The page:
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I just started learning about custom tags in django and was wondering if there was a feature that allowed the injection of data as if they were blocks/tags.

The real problem is this, tags work great, but lets say my tag is some html and javascript, does that mean I have to call two tag functions and inject them into the page that way. It almost seems like the solution is to use a template where you fill in the blocks and it appends the data that way, but that can't do what the custom tags need to do. So how would you solve a problem like this?

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You might have to let us know the exact problem you are trying to solve "injecting HTML and JavaScript" isn't a lot to go on. – Dominic Rodger Jan 6 '10 at 12:59
sorry, so let's say my custom tag is a paging functionality that lists the pages. when a user clicks on the page number, the page performs an ajax request that repopulates the body of the data. now if i wnated to use this same paging funcitonality on another page, I'd need to have two custom tags that places both the html and javascript on the page. is there a better way to do that? again, referring to almost a template like solutoin where you can append javascript to a certain block and html to another block? – killerbarney Jan 6 '10 at 13:03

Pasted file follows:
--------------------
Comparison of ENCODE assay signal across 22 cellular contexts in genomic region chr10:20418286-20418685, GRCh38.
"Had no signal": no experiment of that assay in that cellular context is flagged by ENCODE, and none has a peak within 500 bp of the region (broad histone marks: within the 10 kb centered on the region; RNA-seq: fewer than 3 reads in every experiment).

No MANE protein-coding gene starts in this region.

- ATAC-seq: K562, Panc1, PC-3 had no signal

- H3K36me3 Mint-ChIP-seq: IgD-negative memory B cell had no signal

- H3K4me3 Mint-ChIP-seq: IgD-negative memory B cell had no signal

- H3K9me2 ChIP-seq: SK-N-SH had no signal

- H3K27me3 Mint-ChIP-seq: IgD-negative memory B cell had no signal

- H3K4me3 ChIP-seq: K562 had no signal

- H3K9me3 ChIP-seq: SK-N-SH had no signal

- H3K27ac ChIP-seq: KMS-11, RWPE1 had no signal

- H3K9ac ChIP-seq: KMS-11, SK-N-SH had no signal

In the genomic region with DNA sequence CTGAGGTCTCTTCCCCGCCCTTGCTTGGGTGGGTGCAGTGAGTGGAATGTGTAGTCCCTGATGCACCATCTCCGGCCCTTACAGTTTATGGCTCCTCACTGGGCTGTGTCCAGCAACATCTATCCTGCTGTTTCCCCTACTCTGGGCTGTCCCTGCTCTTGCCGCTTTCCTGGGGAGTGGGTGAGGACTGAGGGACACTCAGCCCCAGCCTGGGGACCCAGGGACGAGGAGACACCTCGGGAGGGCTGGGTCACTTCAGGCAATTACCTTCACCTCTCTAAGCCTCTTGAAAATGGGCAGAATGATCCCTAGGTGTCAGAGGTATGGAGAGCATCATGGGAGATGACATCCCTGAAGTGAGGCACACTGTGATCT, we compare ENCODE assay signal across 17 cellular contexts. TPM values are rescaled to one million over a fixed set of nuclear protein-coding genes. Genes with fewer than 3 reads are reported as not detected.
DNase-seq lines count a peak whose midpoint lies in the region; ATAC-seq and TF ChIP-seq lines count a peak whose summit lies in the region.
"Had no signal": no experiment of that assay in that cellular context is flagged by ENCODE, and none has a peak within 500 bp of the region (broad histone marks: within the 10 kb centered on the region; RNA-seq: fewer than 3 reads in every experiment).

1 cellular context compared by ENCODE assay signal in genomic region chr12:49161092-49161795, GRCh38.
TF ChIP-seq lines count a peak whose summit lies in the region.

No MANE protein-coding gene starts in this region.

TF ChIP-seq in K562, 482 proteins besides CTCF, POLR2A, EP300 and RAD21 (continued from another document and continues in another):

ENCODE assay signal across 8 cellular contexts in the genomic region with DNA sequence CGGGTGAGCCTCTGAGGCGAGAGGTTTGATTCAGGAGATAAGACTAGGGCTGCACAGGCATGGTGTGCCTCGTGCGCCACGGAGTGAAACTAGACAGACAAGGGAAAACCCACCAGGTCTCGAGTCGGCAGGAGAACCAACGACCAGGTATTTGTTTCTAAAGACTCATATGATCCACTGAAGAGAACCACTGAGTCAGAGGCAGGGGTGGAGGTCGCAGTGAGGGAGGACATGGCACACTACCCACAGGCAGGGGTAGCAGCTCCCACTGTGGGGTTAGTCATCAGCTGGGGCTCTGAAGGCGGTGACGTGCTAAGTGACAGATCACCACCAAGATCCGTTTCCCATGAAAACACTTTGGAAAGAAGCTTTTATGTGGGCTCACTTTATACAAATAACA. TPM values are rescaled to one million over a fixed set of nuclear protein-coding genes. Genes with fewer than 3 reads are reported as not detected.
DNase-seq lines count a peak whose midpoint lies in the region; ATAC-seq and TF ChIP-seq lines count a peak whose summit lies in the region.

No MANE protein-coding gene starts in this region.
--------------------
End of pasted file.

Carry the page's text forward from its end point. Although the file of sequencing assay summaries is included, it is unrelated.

You need to use django inclusion tags

Infact, django admin itself uses these tags for very similar purpose.

From the documentation, Define a function like this, which is aware of the template it needs to render from

def show_results(poll):
    choices = poll.choice_set.all()
    return {'choices': choices}

And the template:

{% for choice in choices %}
    <li> {{ choice }} </li>
{% endfor %}

Then you insert a tag as follows:

{% show_results poll %}

Which will provide:

   <li>First choice</li>
   <li>Second choice</li>
   <li>Third choice</li>
share|improve this answer
hi, thanks for responding :) you know what, initially I wanted to lump all the javascript together into the head and that's why I mentioned that I wanted to load the script in two different spots on the page. Thinking it over, I guess it really doesn't matter where the javascript is at, right? Would there be a slow down if every item had its own script and onload function? If not, then loading the javascript with the html may not be such a bad thing afterall. – killerbarney Jan 6 '10 at 19:50
You can either load the js in the header and forget about it in the html loaded; or you can load the js with the html in each block. You have to make the trade off depending on how many pages and how many times in each page this appears. – Lakshman Prasad Jan 7 '10 at 7:59

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